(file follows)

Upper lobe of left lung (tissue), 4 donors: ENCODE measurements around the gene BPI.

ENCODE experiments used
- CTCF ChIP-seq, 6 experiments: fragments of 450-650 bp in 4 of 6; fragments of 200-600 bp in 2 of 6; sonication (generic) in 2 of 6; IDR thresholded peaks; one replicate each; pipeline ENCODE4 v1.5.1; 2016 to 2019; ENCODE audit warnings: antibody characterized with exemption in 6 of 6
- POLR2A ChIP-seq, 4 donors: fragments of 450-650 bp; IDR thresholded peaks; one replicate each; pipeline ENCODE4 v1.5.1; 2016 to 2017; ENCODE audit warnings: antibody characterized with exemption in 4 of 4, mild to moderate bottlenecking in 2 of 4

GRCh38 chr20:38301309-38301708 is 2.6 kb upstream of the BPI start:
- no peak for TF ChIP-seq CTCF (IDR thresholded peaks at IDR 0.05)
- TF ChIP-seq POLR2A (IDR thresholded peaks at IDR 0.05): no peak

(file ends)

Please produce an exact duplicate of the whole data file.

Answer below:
Upper lobe of left lung (tissue), 4 donors: ENCODE measurements around the gene BPI.

ENCODE experiments used
- CTCF ChIP-seq, 6 experiments: fragments of 450-650 bp in 4 of 6; fragments of 200-600 bp in 2 of 6; sonication (generic) in 2 of 6; IDR thresholded peaks; one replicate each; pipeline ENCODE4 v1.5.1; 2016 to 2019; ENCODE audit warnings: antibody characterized with exemption in 6 of 6
- POLR2A ChIP-seq, 4 donors: fragments of 450-650 bp; IDR thresholded peaks; one replicate each; pipeline ENCODE4 v1.5.1; 2016 to 2017; ENCODE audit warnings: antibody characterized with exemption in 4 of 4, mild to moderate bottlenecking in 2 of 4

GRCh38 chr20:38301309-38301708 is 2.6 kb upstream of the BPI start:
- no peak for TF ChIP-seq CTCF (IDR thresholded peaks at IDR 0.05)
- TF ChIP-seq POLR2A (IDR thresholded peaks at IDR 0.05): no peak